After a visit to a nearby cafe for a hot drink (so so coffee) we found our way to the Blue Ice Trail. Signs in the area are not the best and the directions we got from the visitor center left us a bit confused so it took us a bit longer than it should have to find the trailhead even though it is just before the entrance to the parking lot. The Blue Ice Trail is a bike trail and paved and graded accordingly. The trail, one way, is almost 6 miles long. We decided we would go just as far as we felt like and turn around. On this trail you find yourself walking through some woods. As with the Byron Glacier Trail, the forest seems to have quite a preponderance of evergreen with a smattering of deciduous trees thrown in for good measure. Along the sides of the trail now and then a small meadow pops up full of fire weed and no doubt other plants. A pond appears now and then.

Being a bike trail we did get passed by a family of four cyclists. I would not be surprised if the family were camping in the campground that is about a half mile off the trail. One cyclist had a dog running along with her. But it really was not a busy trail. I think I could feel comfortable biking the trail and it is clearly the best way to go if you want to cover the whole trail. But we enjoyed our stroll well enough.

Photo  taken July 13 2019 at 12:49

The Blue Ice Trail is a bicycle path. It travels through forests with many evergreens and somewhat fewer and shorter deciduous trees. Now and then a field full of flowers like this one crammed full with fire weed makes a wonderful bit of eye candy.

--July 13 2019 at 12:49. Anchorage, AK, United States

Postscript: We stopped at the Alaskan Wildlife Conservation Center. It is an interesting place but a bit sad. I am not sure it was worth the $14 per senior ($16 adult) we paid. Yes, we were able to see some animals exceptionally close. Close enough so that could reach through the fence and easily touch them (not something I would suggest doing). But the facilities struck as sad looking. I have a hard time imagining the animals from the porcupine to the 4 wolves, moose and elk to name some are really having a good time even though I expect they are well cared for. Finally, we made a quick visit to what must be the largest REI I have ever seen.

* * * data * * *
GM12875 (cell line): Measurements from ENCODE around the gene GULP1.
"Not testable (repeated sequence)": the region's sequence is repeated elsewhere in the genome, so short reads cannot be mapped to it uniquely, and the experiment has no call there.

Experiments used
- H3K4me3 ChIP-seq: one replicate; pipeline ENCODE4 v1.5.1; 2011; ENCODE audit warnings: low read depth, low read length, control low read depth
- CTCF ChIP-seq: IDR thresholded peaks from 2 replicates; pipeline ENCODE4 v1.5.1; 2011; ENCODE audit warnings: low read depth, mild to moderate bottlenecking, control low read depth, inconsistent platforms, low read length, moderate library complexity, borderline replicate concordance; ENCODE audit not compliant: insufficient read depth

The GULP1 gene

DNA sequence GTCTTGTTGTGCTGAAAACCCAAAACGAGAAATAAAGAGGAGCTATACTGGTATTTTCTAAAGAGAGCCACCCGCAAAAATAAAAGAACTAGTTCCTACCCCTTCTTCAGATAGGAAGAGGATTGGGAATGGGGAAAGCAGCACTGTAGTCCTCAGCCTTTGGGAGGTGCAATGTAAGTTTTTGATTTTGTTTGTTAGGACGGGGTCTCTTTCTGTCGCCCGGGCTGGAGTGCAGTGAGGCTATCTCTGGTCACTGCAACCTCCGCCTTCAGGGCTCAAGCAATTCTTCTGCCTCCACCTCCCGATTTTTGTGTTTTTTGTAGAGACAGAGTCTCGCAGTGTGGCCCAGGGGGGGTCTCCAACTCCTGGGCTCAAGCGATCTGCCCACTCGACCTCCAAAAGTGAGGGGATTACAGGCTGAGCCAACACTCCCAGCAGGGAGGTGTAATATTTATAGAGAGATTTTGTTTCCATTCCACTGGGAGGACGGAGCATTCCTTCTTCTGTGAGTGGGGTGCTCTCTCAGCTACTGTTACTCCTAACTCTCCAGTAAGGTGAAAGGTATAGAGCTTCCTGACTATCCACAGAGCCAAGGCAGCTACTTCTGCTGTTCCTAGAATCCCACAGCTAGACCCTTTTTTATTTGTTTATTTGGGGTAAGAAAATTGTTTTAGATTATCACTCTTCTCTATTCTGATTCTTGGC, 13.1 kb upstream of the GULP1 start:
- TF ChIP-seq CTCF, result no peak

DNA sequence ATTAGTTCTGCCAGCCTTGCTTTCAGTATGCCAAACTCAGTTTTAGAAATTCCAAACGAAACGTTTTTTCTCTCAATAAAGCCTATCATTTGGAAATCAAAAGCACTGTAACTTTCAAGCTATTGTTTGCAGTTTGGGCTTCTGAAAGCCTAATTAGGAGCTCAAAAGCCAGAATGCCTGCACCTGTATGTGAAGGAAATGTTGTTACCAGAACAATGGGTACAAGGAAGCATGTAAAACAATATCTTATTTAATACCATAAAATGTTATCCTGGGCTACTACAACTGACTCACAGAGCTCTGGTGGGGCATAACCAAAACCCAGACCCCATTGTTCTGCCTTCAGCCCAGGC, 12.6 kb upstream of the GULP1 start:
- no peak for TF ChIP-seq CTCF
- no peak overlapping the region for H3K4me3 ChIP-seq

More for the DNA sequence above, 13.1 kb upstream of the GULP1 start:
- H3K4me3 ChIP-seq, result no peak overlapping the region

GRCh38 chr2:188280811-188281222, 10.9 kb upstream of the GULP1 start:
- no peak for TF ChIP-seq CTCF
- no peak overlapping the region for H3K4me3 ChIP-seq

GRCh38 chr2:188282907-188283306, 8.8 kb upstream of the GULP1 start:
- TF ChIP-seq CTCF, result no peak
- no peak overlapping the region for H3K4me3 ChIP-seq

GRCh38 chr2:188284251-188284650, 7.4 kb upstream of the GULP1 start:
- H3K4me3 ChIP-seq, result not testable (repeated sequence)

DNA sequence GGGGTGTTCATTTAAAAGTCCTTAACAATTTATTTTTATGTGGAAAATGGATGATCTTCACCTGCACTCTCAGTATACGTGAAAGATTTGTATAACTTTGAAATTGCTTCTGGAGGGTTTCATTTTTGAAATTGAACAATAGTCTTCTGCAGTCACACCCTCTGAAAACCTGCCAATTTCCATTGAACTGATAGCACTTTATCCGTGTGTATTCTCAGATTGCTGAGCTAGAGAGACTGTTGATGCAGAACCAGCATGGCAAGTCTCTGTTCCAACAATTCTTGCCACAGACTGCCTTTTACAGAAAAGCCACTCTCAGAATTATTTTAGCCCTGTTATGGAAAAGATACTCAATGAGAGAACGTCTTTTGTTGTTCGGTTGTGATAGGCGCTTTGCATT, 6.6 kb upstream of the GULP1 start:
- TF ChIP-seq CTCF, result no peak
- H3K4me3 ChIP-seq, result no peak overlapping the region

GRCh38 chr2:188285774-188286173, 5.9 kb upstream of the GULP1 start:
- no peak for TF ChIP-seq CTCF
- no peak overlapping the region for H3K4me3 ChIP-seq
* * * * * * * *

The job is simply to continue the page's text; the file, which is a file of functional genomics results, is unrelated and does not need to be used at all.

Photo  taken July 13 2019 at 14:03

This moose is about as close as you probably think he is. Laying down, chewing his cud, just beyond a fence of widely spaced heavy wire that rises 8-10 feet from the ground. This moose is part of the collection of animals at the Alaskan Wildlife Conservation Center. I am sure the people there do well by the animals present but it still feels a bit sad and also, given the admission fee, a bit mercenary.

--July 13 2019 at 14:03. Anchorage, AK, United States

At A Glance - Byron Galcier Trail

  • Total Length: Just under 2 miles round trip.
  • Total Ascent and Descent: 144 feet up going to the snowfields; 144 feet descending on the way back.
  • Total Time: we probably spent just a bit over an hour out. Call it 80 minutes.
  • Weather: Overcast and a bit breezy with some moisture in the air and a temperature of perhaps 58F cooling at the snowfields.

At A Glance - Blue Ice Trail

  • Total Length: We hiked just under 1.8 miles out on the trail; so about 3.4 total since we took a shortcut at the end on the way back.
  • Total Ascent and Descent: 40 feet up and down.
  • Weather: Pretty much did not change from the Byron Glacier Trail though it might have been a degree or 2 warmer.

Saturday, July 13, 2019

Alaska Day 4 - Twin Peaks Trail at Lake Eklutna